A Guide To Help You Play Better Jazz Piano
History and overview:
“Equipoise” is a tune composed by pianist Stanley Cowell. Cowell is one of those wonderful jazz pianists who isn’t a huge innovator, but has forged a distinctive style all of his own. In this sense, he’s similar to earlier jazz pianists like Art Tatum, Red Garland, and Wynton Kelly.
“Equipoise” isn’t a “must know” tune, but learning it will expand your musical range quite a bit! Although the tune has a Latin rhythm, it isn’t a true Latin-style piece that emulates South or Central American music, like “Blue Bossa” does. Rather, it’s a jazz composition with Latin-influenced straight 8th notes. A lot of jazz from the late 1960s was like this, such as Miles Davis’ “Filles de Kilimanjaro” and Eddie Harris’ “Freedom Jazz Dance.” When I hear Stanley Cowell’s recording of “Equipoise,” I hear the beginnings the later “ECM sound” of The Pat Metheny Group and much of the other jazz-rock of the 1970s.
If you meet with other musicians for regular jam sessions, try playing it once a week for a couple of months. You may be surprised at how natural this style becomes, even if you usually play bebop, bossas, and ballads.
Here are some recommended recordings/videos:
(for international readers who may not have access to these YouTube links, I’ve indicated the original album names wherever possible so you can listen to them on music streaming services, etc.)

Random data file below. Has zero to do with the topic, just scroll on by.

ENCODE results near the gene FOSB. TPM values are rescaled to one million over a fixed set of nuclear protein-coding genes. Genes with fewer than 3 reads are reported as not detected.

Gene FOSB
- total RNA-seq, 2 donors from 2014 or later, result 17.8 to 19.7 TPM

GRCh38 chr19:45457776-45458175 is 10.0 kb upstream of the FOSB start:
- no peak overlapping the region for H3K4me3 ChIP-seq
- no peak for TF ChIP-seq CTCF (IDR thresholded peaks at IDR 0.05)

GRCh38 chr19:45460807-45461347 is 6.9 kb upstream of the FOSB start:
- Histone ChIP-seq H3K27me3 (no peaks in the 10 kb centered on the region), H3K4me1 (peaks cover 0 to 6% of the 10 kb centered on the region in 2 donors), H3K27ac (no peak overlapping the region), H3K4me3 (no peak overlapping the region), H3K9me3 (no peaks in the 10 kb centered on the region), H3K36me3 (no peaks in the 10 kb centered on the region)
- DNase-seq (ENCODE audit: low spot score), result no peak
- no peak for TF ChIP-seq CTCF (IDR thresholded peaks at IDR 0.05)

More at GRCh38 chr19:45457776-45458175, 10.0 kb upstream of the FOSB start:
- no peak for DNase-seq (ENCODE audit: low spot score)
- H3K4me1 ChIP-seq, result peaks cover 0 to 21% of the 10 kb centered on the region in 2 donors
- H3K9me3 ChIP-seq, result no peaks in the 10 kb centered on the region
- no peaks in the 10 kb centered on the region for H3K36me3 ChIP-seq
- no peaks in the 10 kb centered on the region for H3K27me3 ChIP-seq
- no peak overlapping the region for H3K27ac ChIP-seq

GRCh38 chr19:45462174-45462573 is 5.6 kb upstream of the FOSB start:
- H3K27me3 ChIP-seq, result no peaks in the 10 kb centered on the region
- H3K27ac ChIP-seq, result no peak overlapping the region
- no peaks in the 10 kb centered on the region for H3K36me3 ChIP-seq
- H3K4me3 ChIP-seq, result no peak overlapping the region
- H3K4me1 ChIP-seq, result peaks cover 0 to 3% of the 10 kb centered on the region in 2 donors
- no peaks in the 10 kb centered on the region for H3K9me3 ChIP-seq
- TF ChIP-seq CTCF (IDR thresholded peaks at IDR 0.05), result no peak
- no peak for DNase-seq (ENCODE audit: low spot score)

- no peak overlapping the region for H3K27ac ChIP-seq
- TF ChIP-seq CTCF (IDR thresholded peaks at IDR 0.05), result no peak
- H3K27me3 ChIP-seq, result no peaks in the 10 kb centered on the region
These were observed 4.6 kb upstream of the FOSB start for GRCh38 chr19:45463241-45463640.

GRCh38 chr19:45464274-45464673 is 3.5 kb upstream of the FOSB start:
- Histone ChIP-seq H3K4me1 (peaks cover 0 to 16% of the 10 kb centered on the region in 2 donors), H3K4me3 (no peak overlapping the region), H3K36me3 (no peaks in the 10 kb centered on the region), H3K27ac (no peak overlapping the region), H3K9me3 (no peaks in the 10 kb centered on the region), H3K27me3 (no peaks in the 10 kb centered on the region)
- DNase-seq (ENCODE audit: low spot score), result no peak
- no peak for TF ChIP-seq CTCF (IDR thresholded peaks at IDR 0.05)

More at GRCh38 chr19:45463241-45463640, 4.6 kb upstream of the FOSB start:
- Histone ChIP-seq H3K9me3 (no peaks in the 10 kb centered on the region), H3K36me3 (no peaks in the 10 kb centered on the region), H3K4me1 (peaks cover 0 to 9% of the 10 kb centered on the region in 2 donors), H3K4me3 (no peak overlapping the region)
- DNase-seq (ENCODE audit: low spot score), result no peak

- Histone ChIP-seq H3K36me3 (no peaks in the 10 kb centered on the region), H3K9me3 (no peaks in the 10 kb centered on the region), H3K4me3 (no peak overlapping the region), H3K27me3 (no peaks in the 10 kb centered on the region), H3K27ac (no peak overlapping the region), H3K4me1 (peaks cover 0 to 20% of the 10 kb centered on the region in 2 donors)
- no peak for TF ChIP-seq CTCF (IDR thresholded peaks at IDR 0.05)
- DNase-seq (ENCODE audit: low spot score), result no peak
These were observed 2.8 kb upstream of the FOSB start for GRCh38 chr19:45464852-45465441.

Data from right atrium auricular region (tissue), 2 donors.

Max Roach: Members, Don’t Git Weary
Stanley Cowell: Equipoise
Stanley Cowell: Musa - Ancestral Streams
Musical ideas and jazz piano practice tips:
The word “equipoise” means “balance of forces,” there are certainly a few musical balancing acts here, although I don’t know exactly what Stanley Cowell had in mind when he was naming the piece. There’s the balance of jazz harmony to the underlying straight 8th note pulse. There’s the way that the angular melody and chord voicings can fit together, instead of competing against each other. Finally, there’s the balance between the repeating pairs of chords and the occasional harmonic variety.
One trick to learning “Equipoise” is to work out the exact voicings you want to play under the melody. The tune has a lot of repetition and if you practice your chord voicings in a few spots, you’ll sound great during the whole piece. The texture is very pianistic and, once you learn it, the tune “fits like a glove” on the piano!
Enjoy the journey, and “let the music flow!”
Further links and resources:
Equipoise: Critical Analysis Of Covers
Equipoise: Journey Through The Real Book #111
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